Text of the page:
Seemingly late in the game of David Koepp’s Mortdecai, the eponymous character (played by Johnny Depp) asks his wife, “Are you quite finished with your barrage of insults?” It’s an apt question for the film itself, a cataclysmically unfunny, unbelievably tedious disaster of baffling misjudgments and multiple career lows that feels as long as Shoah, and only a little less harrowing. No such luck, though, as the film goes on for another 25 minutes. It then ends on people about to throw up. Also apt.
Lord Charlie Mortdecai (Depp, in a career low as both actor and one of the film’s producers) is an eccentric English art dealer and “part time rogue”, and the sort of whimsical, foppish figure who refers to America as “the Colonies”. (This film is apparently set in the present day.) He’s in debt to the British government by several million pounds, and his marriage with wife Johanna (Gwyneth Paltrow, career low) is also floundering due to both this and the fact he has decided to grow a curly moustache that repulses nearly everyone he meets. People insulting the moustache and Mortdecai defending it take up a good 45% of this film’s script. It is never amusing.
When a thief swipes a valuable Goya painting and murders a restoration artist, Security Service agent Martland (Ewan McGregor, career low despite visibly trying to escape with dignity intact) offers Mortdecai a chance to escape his debt by assisting with tracking the art thief, who it’s suspected has ties to international terrorism – it’s never revealed if the terrorism involves releasing Mortdecai in cinemas worldwide. Mortdecai and manservant Jock Strapp (Paul Bettany, career low as a sort of Cockney Kato) therefore venture off on an escapade that takes them to “the Colonies” and beyond, encountering angry Russians (Danish star Ulrich Thomsen, career low) and nymphomaniac heiresses Olivia Munn (career… something… low?) along the way. Jeff Goldblum also turns up briefly and is the only person who doesn’t embarrass himself, solely because he has about four lines and is subsequently dead within five minutes. Oh, spoilers, sorry.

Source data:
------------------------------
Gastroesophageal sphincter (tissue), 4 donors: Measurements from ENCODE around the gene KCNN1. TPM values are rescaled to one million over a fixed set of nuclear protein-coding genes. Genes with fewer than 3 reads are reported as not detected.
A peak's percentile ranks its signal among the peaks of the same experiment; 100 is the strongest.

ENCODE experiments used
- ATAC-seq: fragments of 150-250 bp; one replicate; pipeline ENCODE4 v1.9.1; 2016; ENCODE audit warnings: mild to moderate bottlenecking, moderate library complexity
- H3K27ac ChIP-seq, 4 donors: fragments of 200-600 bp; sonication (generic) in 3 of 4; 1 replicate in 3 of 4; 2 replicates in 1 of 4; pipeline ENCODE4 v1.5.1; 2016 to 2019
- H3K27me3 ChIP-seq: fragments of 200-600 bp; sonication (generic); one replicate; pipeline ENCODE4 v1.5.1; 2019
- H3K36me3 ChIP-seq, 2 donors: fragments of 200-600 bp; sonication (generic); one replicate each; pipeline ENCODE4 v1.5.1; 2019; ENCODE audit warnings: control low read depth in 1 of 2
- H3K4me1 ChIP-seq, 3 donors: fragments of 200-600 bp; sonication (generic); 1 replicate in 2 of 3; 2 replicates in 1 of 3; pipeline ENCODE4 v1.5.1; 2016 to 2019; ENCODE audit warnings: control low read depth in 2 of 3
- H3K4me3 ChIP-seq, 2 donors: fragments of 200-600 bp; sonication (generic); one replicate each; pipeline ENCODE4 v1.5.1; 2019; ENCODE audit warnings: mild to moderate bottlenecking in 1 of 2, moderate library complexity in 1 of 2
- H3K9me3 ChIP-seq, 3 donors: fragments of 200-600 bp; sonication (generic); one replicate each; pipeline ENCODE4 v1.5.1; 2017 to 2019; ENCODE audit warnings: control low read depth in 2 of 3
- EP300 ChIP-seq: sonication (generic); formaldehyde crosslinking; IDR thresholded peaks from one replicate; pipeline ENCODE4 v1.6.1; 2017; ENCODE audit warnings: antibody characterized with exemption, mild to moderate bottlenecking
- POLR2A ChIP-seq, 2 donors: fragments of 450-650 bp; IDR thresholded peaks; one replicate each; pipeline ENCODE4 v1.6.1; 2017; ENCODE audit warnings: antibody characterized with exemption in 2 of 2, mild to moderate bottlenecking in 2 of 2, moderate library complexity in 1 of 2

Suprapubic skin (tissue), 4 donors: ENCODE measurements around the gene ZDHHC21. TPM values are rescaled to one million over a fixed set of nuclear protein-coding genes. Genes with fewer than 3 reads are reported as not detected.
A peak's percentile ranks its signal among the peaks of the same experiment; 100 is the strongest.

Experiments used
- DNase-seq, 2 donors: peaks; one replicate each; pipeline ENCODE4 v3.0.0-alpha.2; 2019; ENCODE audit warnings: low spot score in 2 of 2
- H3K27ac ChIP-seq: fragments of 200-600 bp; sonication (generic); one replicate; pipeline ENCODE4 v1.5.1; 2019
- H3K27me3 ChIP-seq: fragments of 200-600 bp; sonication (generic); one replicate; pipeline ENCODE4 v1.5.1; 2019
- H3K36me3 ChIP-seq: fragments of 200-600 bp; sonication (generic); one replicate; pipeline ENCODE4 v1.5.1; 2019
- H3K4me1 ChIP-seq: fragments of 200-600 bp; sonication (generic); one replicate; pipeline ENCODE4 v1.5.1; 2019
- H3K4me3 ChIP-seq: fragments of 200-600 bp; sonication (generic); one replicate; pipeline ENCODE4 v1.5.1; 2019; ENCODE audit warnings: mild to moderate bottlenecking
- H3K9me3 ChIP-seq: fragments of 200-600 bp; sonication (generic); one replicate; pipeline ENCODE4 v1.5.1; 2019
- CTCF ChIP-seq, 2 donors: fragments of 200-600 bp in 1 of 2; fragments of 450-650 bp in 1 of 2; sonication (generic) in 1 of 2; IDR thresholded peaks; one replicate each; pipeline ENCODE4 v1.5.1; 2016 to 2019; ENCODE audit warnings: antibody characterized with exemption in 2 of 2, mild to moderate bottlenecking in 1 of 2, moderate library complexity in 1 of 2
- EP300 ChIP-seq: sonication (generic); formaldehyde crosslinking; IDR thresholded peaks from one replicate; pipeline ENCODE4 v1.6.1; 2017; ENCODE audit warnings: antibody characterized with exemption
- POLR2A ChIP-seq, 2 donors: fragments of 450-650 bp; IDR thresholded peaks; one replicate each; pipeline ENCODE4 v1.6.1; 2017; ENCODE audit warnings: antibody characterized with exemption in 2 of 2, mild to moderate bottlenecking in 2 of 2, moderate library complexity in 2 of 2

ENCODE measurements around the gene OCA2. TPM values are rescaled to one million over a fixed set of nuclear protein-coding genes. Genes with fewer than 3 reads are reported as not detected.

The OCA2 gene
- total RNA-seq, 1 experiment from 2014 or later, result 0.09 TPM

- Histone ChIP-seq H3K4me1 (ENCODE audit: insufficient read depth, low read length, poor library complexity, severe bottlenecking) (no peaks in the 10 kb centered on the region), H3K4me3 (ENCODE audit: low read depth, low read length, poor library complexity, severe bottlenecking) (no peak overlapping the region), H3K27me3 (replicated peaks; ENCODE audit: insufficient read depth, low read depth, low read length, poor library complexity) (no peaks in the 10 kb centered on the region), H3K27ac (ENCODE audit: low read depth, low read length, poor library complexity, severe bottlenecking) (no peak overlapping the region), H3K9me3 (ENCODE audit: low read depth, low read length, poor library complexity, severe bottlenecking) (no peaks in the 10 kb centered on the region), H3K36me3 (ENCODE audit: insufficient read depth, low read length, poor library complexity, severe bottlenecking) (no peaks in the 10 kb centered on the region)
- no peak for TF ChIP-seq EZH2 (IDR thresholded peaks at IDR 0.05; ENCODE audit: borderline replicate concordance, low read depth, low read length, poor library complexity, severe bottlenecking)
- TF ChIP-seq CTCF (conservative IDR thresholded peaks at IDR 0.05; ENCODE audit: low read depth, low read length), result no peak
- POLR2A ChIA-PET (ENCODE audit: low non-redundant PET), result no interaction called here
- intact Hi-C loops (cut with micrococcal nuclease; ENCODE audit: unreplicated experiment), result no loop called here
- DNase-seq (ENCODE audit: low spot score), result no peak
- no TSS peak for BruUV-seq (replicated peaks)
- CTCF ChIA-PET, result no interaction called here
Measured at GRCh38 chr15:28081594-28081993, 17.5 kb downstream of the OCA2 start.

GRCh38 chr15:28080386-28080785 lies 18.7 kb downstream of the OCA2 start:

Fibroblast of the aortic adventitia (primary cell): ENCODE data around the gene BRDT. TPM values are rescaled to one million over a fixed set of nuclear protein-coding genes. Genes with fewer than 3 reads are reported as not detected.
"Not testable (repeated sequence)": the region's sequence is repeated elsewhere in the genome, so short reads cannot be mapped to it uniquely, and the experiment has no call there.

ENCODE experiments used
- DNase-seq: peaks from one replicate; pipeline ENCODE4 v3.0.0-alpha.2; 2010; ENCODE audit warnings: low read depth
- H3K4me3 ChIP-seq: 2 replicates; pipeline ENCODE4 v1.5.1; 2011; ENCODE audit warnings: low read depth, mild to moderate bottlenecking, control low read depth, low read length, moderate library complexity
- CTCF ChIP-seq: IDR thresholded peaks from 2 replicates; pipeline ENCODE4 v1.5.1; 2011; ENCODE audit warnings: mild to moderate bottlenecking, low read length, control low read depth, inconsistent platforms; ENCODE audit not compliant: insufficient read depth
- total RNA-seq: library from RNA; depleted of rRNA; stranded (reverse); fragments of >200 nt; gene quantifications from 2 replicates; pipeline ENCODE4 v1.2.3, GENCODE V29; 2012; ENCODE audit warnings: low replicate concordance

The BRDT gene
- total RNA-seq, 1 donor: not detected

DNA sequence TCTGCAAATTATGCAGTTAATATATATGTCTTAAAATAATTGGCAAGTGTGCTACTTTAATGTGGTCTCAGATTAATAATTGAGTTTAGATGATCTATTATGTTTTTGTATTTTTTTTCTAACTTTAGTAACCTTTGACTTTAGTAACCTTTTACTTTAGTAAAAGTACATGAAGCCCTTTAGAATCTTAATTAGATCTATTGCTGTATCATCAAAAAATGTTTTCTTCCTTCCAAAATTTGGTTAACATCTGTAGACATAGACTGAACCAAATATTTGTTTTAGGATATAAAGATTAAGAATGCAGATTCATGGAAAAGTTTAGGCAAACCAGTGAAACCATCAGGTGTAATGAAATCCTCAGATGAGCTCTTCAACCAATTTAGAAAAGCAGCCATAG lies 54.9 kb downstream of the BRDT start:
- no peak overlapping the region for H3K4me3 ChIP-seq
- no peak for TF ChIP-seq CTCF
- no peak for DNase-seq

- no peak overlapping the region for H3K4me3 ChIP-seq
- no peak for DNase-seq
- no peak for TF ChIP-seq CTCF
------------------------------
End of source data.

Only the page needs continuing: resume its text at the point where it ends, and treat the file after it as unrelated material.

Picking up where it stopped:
Mortdecai is (presumably loosely) based on a series of somewhat satiric comic thriller novels from the 1970s by English author Kyril Bonfiglioli. In contrast to the cult source material that’s received flattering comparisons to P.G. Wodehouse, the film is rampant with testicular, toilet and vomit jokes, all while looking like a particularly shoddy, cheap children’s movie. Never behind a remotely great film as a director, Koepp has at least previously been a reliable journeyman helmer, but Mortdecai is an especially ugly mess that constantly feels like it’s coming apart at the seams; an awful recurring motif with bad CGI Virgin Atlantic jets and the fact everything coming out of Paul Bettany’s mouth seems dubbed prove repeat offenders.
Mortdecai is reminiscent of the equally abysmal 2012 Gambit remake in that one of its (few) clear goals is to re-create tropes and tonal elements from 1960s caper movies in a contemporary setting; think The Pink Panther et al, but Eric Aronson’s script also has a lot of unfortunate DNA from the British Carry On franchise (“I had no idea I was so deep in Her Majesty’s hole,” Mortdecai says, upon hearing he is in debt). It’s also reminiscent of Gambit in that watching it successfully convinces you that you may never know joy again.
Who was this mystifying movie meant to be for? Why did all these people agree to make it? How did the screenplay appeal to anyone who read it? How on Earth was this shot by the same man behind the cinematography of The Deep Blue Sea? Why do the opening lines of the film make it seem like the character of Mortdecai is meant to already be some established and beloved cinematic property? How is it possible that a film can make you yearn for the days of Austin Powers in Goldmember? What the fuck was the point of all this? Was this actually a money laundering scheme? How do I get my soul back?
— Josh Slater-Williams